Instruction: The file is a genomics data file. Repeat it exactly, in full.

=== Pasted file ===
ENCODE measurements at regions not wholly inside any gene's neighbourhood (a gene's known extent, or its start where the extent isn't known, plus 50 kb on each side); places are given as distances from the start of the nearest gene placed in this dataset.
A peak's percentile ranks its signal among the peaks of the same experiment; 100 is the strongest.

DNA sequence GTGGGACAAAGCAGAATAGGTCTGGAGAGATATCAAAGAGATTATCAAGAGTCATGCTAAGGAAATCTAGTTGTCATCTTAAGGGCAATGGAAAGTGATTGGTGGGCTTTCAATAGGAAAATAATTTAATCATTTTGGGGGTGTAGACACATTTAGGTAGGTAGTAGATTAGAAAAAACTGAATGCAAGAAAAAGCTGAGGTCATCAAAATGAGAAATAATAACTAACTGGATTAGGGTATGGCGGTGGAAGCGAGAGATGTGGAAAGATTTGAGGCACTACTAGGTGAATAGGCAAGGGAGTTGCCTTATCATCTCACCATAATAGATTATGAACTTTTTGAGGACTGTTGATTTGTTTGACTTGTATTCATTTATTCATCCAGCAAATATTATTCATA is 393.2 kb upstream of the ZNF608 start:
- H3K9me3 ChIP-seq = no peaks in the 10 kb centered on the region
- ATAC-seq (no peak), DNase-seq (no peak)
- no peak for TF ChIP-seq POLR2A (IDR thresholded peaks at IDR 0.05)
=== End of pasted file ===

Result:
ENCODE measurements at regions not wholly inside any gene's neighbourhood (a gene's known extent, or its start where the extent isn't known, plus 50 kb on each side); places are given as distances from the start of the nearest gene placed in this dataset.
A peak's percentile ranks its signal among the peaks of the same experiment; 100 is the strongest.

DNA sequence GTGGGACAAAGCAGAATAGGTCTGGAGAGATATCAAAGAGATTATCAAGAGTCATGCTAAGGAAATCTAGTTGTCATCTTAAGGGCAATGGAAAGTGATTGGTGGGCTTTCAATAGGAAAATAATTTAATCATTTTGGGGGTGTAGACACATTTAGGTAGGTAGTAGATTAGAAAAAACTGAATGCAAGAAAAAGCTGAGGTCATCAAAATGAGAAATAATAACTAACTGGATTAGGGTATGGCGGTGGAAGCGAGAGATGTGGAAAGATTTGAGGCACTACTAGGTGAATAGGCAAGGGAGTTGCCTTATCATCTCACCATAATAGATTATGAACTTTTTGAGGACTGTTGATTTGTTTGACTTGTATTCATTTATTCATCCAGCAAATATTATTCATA is 393.2 kb upstream of the ZNF608 start:
- H3K9me3 ChIP-seq = no peaks in the 10 kb centered on the region
- ATAC-seq (no peak), DNase-seq (no peak)
- no peak for TF ChIP-seq POLR2A (IDR thresholded peaks at IDR 0.05)